Worth Bingham Prize for Investigative Journalism
Seattle Times reporter Michael J. Berens received the 2010 Worth Bingham Prize for Investigative Journalism in April 2011 for his comprehensive six-part series “Seniors for Sale: Exploiting the aged and frail in Washington’s adult family homes.”
Berens found that thousands of vulnerable elderly adults had been abused, neglected or exploited for profit in many of Washington’s more than 2,800 adult family homes. He also discovered an underlying cause for his findings: Caseworkers trying to meet quotas were transferring nursing home residents into the homes to reduce the state’s Medicaid costs and save money.
In awarding the prize, judges praised the series for its outstanding enterprise reporting and for the crucial public service it provided. Berens’ work was exhaustive: He interviewed more than 250 people; filed almost 50 state public-records requests to obtain more than 15,000 pages of documents; acquired and analyzed computer databases and thousands of pages of disciplinary actions from “There have been many reforms as a result of the series, and I think that’s one of the most gratifying parts of investigative reporting – knowing that people are paying attention.”
– Michael J. BerensWashington’s Department of Social and Health Services; and created a database listing adult-family-home enforcement actions from 1995 through 2009.
The “Seniors for Sale” series in print was accompanied online by video interviews with key players, a directory of the state’s adult family homes, resources for readers including information on how to choose a home or report abuse, a profile of an adult family home that works, and a searchable database of adult home violations, which was compiled by Berens.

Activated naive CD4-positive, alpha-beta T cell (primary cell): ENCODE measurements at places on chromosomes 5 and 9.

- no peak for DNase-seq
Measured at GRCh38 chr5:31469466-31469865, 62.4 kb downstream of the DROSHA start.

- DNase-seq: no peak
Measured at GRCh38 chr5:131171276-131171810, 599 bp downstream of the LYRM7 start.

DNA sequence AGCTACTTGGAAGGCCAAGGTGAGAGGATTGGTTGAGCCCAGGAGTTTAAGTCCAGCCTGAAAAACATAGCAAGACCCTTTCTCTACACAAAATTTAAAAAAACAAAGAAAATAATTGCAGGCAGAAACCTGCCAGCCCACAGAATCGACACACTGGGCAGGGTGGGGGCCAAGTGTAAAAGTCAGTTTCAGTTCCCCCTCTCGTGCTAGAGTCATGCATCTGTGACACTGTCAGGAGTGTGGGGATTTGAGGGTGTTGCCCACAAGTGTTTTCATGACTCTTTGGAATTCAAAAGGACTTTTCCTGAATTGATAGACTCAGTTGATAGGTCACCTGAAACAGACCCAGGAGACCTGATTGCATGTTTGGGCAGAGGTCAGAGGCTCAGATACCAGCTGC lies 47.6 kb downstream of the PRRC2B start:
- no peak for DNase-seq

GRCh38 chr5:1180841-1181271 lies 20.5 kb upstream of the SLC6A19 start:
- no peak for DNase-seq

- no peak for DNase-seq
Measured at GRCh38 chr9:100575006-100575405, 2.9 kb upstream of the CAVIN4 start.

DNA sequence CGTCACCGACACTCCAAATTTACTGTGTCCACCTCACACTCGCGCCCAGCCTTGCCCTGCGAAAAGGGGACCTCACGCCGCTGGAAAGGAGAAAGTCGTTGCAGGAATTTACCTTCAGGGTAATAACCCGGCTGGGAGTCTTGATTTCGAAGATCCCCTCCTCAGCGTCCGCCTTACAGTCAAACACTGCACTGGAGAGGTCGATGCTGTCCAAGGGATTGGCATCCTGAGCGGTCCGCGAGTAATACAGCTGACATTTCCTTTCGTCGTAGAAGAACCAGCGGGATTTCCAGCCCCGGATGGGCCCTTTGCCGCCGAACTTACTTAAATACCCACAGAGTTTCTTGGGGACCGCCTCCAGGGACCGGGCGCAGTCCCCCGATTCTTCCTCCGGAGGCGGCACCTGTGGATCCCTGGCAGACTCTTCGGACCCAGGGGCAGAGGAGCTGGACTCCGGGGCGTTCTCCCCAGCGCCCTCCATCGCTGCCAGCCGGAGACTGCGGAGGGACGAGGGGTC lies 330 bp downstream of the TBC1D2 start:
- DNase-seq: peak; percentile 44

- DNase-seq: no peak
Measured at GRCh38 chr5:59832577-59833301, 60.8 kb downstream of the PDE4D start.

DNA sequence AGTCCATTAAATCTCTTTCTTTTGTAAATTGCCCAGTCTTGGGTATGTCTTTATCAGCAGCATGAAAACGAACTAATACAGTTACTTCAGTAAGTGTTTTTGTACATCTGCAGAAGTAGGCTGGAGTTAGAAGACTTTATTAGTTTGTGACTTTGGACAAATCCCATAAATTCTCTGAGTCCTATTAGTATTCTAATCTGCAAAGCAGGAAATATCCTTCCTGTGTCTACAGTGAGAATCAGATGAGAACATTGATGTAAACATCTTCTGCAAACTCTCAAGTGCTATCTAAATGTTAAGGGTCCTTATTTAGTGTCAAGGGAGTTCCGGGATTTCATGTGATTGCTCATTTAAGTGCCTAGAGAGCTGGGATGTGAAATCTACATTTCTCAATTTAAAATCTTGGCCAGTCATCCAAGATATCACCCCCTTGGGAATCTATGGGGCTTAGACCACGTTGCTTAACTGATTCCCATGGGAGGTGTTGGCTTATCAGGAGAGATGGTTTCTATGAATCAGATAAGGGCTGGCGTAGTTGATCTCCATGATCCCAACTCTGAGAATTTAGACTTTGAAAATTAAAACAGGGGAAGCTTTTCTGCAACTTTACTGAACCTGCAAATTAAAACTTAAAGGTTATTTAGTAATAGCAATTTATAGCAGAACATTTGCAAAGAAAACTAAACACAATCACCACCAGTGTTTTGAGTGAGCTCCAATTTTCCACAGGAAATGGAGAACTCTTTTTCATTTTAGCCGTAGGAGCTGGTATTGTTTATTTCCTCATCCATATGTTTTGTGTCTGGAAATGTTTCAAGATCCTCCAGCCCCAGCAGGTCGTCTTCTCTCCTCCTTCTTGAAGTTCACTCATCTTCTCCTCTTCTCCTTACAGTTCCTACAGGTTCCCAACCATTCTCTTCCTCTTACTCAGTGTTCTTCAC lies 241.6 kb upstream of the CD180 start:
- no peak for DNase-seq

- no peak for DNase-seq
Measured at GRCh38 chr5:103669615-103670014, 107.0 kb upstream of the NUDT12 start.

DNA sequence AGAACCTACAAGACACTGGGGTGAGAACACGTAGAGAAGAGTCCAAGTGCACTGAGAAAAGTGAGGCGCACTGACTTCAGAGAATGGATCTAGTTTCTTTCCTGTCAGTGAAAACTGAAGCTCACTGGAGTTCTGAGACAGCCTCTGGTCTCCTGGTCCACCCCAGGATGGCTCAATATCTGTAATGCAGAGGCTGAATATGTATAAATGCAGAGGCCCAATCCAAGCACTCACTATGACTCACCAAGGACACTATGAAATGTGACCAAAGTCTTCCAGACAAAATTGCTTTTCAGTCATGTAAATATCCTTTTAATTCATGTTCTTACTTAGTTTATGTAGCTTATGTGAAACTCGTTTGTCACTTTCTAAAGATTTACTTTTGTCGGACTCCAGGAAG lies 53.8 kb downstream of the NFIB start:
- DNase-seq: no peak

“Seniors for Sale” won a number of other national journalism awards including The National Press Club’s Consumer Journalism Award for newspapers; a Gerald Loeb Award; the Edgar A. Poe Award, an Investigative Reporters and Editors Award; and first-place honors from the Association of Health Care Journalists and the Society of American Business Editors.
Judges for the prize were Anna Gorman, a staff writer for the Los Angeles Times and a 2011 Nieman Fellow; Amy Nutt, a staff writer for The Star-Ledger in New Jersey and a 2005 Nieman Fellow; and Walter Robinson, a professor of journalism at Northeastern University who spent more than 30 years at The Boston Globe as both a reporter and editor specializing in political and investigative stories. Two additional 2011 Nieman Fellows, Michael Fitzgerald, a freelance reporter based in the Boston area, and Deb Price, Washington correspondent for The Detroit News, assisted the judges in the selection process.
The Worth Bingham Prize honors exceptional investigative reporting of stories of national significance where the public interest is being ill-served. Established in 1967 by Worth Bingham’s family and friends, the annual prize has been administered and presented by the Nieman Foundation since 2008 and includes a cash award of $20,000. The award honors the memory of Worth Bingham, a 1954 Harvard College graduate who achieved prominence as an investigative journalist and was active in numerous civic endeavors before his death in 1966.
The Bingham Prize award ceremony is made possible each year by the generous support of Joan and Clara Bingham, Worth Bingham’s wife and daughter.